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M-75 Armored Personnel Carrier (APC)

The requirements that led to the M-75 Armored Personnel Carrier were established in September 1945, looking for a fully enclosed 12-man squad vehicle to replace the M3 Halftrack. The new vehicle was based on the T43E1 cargo tractor. Tests in 1952 involving the T43 and T18 chassis led to the final form of the M-75, standardized in December 1952.

The steel hulled M75 used running gear from the M-41 Walker Bulldog Light Tank. It was expensive to manufacture and was too heavy for amphibious operations, factors that led to its early replacement by the M-59 APC, starting in 1954. Approximately 1,700 M-75 APCs were manufactured by International Harvester and FMC prior to the end of production in February 1954.

A small number of M75s reached Korea by mid-1953 where it was used by combat units.

M-75 Armored Personnel Carrier (APC) Specifications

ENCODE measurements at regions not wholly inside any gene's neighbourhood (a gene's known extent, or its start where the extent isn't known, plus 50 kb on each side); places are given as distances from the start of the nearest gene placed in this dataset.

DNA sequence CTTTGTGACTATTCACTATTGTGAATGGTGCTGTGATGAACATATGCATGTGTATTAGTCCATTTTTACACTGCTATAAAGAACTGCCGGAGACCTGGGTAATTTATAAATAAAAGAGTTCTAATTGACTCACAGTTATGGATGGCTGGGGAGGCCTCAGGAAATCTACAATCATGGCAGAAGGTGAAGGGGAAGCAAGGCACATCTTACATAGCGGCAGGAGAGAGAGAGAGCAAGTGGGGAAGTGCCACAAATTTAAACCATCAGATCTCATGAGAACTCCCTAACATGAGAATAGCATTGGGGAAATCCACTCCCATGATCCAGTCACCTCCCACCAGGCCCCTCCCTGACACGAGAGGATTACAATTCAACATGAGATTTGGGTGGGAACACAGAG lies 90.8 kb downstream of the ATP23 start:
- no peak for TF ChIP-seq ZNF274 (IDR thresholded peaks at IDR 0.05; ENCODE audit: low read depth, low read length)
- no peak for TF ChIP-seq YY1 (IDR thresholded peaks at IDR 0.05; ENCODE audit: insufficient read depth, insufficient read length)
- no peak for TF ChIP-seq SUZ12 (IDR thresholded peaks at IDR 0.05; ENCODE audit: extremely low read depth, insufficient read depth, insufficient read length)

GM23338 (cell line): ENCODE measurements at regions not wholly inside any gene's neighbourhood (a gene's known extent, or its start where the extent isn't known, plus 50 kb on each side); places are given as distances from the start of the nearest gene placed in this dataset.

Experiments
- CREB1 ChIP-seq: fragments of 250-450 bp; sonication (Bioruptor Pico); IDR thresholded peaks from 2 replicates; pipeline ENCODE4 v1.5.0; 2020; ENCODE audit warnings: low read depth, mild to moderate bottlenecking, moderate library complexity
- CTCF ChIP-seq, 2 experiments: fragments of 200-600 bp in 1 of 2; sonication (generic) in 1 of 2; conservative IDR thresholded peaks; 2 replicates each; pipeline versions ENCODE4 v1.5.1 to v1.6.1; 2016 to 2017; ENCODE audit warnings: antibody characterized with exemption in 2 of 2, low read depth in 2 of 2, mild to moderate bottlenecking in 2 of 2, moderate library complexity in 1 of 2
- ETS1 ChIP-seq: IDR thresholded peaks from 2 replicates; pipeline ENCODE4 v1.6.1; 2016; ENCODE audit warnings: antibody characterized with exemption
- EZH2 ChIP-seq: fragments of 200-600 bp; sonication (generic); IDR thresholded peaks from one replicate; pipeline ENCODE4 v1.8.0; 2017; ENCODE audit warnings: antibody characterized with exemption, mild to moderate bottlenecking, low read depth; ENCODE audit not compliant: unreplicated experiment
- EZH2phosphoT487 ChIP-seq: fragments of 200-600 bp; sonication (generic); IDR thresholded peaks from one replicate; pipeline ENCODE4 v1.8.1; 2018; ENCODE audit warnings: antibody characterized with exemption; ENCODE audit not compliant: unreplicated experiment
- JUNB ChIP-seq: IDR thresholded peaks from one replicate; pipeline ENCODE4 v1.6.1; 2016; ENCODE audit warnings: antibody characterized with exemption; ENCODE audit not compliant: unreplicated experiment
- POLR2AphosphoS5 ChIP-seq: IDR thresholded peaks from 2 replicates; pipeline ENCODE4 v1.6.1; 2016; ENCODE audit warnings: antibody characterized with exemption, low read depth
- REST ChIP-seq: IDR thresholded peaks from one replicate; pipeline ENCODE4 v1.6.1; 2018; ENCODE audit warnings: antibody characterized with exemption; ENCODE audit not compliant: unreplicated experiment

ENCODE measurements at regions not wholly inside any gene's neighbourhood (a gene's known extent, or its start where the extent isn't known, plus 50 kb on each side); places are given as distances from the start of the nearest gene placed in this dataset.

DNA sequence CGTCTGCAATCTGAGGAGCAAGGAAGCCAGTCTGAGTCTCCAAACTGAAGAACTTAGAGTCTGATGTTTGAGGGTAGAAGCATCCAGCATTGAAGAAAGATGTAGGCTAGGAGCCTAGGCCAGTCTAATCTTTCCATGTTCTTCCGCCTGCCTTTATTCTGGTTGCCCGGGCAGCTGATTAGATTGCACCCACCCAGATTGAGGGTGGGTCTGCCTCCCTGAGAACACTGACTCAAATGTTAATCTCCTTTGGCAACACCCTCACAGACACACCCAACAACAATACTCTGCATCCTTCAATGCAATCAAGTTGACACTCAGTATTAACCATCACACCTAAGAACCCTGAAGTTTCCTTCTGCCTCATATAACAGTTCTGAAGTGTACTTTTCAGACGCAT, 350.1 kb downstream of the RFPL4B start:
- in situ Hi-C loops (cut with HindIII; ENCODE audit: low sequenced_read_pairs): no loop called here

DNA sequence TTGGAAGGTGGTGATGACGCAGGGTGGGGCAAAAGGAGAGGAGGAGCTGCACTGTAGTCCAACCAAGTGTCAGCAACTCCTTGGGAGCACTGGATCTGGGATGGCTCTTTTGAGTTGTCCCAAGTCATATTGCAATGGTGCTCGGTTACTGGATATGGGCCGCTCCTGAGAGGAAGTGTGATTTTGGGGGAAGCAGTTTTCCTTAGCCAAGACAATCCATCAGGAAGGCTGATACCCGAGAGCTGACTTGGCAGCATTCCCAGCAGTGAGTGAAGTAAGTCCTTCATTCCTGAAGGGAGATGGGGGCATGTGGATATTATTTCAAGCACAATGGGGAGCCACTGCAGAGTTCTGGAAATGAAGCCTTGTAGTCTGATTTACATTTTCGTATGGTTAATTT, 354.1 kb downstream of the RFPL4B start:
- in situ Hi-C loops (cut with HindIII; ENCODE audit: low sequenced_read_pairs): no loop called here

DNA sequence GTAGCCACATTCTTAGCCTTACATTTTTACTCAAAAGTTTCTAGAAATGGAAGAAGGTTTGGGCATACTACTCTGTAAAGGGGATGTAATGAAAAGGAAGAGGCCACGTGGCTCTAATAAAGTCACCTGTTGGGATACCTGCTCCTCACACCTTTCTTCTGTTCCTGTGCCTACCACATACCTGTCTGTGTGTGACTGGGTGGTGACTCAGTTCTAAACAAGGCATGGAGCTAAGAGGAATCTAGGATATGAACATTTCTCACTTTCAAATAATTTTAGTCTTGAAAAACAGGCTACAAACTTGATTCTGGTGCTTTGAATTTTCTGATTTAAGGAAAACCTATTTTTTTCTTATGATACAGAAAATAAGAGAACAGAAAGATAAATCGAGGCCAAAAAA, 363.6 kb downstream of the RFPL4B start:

Length204 inches (5.2m)
Width112 inches (2.5m) over sand shields
Height108.5 inches (2.8m) over cupola
Weight41,500 lbs. (18,800 kg) combat
Road Speed44 mph (71kph) max
Range115 miles (185km)
Fording Depth48 inches (120cm) max

The M-75 had a crew of two and could accomodate ten passengers in addition. It was armed with an M2 .50 cal. machine gun. More information at the Yahoo M-75 APC Group

M-75 APC.  Photo: Courtesy of Donald Roberts, Idaho Motor Pool
M-75 APC. Photo: Courtesy of Donald Roberts, Idaho Motor Pool.

M-75 APC at the Texas Military Forces Museum, Camp Mabry, TX, 30 January 2006
M-75 APC at the Texas Military Forces Museum, Camp Mabry, TX, 30 January 2006. Photo: Courtesy of Bob Pettit.

M-75 APC at the Texas Military Forces Museum, Camp Mabry, TX, 30 January 2006.  Photo:  Courtesy of Bob Pettit
M-75 APC at the Texas Military Forces Museum, Camp Mabry, TX, 30 January 2006. Photo: Courtesy of Bob Pettit.

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